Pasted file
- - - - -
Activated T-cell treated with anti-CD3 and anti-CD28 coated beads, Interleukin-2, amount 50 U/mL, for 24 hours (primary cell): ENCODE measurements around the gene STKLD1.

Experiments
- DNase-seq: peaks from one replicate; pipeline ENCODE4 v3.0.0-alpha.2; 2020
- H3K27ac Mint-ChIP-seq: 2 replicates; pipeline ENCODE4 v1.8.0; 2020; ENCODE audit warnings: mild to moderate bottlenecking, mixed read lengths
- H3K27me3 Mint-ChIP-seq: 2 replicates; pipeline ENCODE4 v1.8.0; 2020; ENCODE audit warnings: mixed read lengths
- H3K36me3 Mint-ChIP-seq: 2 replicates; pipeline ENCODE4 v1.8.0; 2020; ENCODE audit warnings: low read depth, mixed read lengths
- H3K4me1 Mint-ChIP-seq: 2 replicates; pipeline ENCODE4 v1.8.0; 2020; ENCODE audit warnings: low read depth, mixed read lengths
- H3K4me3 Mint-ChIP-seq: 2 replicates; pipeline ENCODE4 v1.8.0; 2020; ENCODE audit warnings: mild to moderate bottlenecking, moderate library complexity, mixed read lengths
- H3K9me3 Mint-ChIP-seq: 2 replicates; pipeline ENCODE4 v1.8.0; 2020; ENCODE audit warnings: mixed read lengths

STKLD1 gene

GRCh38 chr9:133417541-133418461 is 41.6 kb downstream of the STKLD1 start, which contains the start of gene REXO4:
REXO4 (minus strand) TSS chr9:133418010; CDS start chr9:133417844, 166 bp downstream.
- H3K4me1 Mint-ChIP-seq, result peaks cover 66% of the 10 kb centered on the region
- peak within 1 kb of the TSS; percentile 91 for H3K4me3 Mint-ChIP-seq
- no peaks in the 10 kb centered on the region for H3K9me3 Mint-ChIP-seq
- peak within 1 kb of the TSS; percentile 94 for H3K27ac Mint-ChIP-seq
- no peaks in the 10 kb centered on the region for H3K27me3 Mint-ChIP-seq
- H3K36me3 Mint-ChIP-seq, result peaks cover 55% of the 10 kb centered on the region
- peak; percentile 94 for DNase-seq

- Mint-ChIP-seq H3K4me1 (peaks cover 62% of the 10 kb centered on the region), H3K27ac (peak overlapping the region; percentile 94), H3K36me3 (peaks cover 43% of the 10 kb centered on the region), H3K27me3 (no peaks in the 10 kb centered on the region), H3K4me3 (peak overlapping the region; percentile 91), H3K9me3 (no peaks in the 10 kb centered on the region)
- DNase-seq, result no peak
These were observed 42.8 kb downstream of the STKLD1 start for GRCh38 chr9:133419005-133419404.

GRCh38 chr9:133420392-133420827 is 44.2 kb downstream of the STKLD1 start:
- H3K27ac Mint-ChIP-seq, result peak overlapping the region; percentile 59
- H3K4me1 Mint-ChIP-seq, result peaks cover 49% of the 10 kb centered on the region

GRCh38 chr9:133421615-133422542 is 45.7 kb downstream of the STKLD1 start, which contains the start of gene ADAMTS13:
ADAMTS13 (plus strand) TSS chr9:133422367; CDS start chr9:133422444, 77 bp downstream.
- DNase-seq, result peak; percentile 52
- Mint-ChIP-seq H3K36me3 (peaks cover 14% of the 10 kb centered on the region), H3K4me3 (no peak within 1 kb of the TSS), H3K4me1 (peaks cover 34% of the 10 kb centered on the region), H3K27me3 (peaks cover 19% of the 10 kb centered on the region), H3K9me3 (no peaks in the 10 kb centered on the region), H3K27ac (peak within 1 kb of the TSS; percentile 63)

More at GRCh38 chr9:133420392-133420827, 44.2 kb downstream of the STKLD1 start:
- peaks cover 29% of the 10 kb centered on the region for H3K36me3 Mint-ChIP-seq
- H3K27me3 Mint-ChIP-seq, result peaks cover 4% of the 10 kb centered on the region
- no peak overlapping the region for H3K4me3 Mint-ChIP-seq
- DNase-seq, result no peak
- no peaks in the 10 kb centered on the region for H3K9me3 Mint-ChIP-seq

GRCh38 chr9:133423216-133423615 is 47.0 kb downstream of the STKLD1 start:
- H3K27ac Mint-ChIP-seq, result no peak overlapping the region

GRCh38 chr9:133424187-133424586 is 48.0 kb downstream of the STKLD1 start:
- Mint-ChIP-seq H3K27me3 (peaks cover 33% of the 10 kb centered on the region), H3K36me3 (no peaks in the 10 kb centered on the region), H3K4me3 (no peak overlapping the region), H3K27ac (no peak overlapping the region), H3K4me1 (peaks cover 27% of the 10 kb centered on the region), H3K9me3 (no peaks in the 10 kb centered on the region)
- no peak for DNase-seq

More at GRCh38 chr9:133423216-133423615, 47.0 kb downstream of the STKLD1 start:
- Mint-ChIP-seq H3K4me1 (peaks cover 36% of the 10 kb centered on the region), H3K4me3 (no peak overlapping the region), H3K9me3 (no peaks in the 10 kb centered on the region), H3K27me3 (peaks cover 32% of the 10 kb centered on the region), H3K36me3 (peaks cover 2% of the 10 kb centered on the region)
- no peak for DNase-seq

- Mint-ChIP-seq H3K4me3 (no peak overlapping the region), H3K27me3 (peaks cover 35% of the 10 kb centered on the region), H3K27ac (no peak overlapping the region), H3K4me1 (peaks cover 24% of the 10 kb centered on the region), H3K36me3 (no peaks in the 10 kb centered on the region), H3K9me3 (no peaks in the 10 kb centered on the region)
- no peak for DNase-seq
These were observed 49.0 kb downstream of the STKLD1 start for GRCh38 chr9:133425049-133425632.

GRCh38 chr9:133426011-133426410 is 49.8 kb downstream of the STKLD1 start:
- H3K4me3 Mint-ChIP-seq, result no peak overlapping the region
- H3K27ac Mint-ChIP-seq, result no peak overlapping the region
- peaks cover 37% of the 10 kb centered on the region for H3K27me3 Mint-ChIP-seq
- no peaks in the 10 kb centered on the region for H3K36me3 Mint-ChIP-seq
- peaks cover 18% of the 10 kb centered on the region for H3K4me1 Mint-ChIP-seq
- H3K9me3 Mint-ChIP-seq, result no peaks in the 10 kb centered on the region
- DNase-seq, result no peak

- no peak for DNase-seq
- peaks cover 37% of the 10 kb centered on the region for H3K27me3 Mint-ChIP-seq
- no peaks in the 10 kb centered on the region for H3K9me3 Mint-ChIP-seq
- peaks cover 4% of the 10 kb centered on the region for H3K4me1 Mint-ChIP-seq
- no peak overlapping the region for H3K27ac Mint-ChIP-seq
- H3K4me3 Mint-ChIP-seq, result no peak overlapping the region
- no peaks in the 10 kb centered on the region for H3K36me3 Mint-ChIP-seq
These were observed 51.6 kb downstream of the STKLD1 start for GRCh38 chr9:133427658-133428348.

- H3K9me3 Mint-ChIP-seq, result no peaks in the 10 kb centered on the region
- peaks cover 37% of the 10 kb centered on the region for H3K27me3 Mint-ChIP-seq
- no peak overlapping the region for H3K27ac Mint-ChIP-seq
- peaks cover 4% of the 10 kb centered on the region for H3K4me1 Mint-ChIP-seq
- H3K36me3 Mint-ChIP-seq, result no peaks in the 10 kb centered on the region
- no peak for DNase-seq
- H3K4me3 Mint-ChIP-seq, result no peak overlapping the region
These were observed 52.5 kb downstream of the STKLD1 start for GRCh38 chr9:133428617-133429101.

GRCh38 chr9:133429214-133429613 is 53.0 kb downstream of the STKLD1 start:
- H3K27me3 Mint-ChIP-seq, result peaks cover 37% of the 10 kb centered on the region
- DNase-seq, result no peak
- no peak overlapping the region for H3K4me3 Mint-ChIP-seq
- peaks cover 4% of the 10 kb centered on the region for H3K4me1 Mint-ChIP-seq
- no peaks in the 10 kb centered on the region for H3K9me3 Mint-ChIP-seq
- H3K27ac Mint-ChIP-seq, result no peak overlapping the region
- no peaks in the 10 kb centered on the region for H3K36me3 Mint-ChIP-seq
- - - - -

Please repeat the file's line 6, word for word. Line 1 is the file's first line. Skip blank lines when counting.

- H3K36me3 Mint-ChIP-seq: 2 replicates; pipeline ENCODE4 v1.8.0; 2020; ENCODE audit warnings: low read depth, mixed read lengths